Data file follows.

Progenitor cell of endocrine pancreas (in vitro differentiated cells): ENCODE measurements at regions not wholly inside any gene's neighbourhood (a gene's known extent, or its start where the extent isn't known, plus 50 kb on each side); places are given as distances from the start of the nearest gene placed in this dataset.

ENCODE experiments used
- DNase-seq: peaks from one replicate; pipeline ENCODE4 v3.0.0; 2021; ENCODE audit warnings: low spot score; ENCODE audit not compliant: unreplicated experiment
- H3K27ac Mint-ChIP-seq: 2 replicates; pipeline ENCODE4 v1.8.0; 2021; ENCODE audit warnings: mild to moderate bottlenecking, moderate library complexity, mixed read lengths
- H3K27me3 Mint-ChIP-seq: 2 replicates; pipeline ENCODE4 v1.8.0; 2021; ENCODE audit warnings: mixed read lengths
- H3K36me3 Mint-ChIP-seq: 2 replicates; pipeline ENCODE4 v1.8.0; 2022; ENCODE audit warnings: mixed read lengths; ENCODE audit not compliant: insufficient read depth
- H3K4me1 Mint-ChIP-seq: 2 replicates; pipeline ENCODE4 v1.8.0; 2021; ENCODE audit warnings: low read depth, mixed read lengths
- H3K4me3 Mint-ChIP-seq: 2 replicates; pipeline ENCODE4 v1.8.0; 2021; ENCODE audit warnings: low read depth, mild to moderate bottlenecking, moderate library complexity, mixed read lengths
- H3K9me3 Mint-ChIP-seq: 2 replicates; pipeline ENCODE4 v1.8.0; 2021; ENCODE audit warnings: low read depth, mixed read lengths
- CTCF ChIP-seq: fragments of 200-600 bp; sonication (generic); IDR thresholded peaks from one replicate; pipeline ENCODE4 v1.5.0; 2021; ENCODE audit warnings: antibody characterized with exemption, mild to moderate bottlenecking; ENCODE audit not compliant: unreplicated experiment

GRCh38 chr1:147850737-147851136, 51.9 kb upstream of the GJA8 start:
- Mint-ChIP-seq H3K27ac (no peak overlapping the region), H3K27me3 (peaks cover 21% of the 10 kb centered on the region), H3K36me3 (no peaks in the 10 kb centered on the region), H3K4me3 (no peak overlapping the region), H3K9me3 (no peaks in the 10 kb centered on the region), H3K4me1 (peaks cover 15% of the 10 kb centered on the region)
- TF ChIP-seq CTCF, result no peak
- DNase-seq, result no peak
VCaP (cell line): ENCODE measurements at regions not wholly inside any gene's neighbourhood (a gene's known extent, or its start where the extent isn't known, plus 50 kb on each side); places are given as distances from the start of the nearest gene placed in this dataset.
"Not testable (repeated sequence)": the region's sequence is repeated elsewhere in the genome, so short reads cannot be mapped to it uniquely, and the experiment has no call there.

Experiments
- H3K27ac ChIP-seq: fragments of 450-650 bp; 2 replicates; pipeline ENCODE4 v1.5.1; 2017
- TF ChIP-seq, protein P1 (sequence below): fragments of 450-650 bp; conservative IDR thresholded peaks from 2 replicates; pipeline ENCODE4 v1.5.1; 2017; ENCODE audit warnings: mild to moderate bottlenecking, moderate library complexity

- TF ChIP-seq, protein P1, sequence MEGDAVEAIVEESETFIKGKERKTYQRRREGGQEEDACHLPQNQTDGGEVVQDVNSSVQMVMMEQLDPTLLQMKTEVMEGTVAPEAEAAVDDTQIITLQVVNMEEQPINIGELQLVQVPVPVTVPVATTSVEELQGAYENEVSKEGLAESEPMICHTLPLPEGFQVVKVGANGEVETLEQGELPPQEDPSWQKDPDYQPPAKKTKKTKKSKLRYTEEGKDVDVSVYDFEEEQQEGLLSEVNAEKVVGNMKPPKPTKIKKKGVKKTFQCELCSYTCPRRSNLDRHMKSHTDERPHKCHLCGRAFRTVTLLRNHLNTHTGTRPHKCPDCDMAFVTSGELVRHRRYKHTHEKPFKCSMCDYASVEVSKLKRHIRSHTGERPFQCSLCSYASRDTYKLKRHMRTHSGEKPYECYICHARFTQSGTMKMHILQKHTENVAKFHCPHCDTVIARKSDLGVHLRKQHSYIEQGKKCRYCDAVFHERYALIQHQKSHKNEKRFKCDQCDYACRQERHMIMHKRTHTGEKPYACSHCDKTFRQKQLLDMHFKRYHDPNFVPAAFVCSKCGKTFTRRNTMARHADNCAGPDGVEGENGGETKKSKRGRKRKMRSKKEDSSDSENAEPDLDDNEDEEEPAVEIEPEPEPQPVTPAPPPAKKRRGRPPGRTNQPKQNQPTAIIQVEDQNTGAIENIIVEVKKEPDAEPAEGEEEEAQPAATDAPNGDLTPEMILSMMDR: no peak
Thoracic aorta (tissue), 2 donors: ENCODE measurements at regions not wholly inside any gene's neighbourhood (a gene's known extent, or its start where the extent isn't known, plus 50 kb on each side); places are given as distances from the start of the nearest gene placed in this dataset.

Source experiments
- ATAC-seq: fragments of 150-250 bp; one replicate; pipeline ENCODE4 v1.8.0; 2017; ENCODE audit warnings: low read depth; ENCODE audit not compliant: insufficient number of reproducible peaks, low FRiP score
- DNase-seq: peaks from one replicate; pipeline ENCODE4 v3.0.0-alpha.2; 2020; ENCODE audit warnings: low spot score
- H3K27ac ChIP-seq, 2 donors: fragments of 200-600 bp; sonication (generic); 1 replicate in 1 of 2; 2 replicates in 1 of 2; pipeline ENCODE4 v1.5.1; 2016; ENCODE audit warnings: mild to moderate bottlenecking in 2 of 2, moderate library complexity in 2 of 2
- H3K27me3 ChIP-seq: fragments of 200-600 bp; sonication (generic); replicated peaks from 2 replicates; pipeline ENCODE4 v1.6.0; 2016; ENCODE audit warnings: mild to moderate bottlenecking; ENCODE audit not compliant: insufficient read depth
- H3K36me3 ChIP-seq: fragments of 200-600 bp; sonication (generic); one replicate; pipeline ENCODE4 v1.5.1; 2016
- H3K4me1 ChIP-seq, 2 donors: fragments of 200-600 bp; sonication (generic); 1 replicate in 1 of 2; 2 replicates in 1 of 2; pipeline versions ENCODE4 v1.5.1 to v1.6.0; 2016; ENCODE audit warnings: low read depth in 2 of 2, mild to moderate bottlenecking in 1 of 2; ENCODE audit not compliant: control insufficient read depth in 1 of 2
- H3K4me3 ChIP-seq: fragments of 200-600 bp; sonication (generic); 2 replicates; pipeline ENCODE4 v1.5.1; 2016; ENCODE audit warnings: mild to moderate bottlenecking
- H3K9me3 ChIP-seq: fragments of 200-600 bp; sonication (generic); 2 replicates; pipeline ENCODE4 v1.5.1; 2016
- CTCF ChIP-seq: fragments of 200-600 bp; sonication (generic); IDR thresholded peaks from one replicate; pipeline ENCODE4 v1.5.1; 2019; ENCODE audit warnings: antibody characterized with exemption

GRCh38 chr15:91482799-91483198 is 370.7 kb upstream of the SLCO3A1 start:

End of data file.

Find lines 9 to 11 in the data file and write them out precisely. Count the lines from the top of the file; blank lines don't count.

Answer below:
- H3K9me3 Mint-ChIP-seq: 2 replicates; pipeline ENCODE4 v1.8.0; 2021; ENCODE audit warnings: low read depth, mixed read lengths
- CTCF ChIP-seq: fragments of 200-600 bp; sonication (generic); IDR thresholded peaks from one replicate; pipeline ENCODE4 v1.5.0; 2021; ENCODE audit warnings: antibody characterized with exemption, mild to moderate bottlenecking; ENCODE audit not compliant: unreplicated experiment

GRCh38 chr1:147850737-147851136, 51.9 kb upstream of the GJA8 start: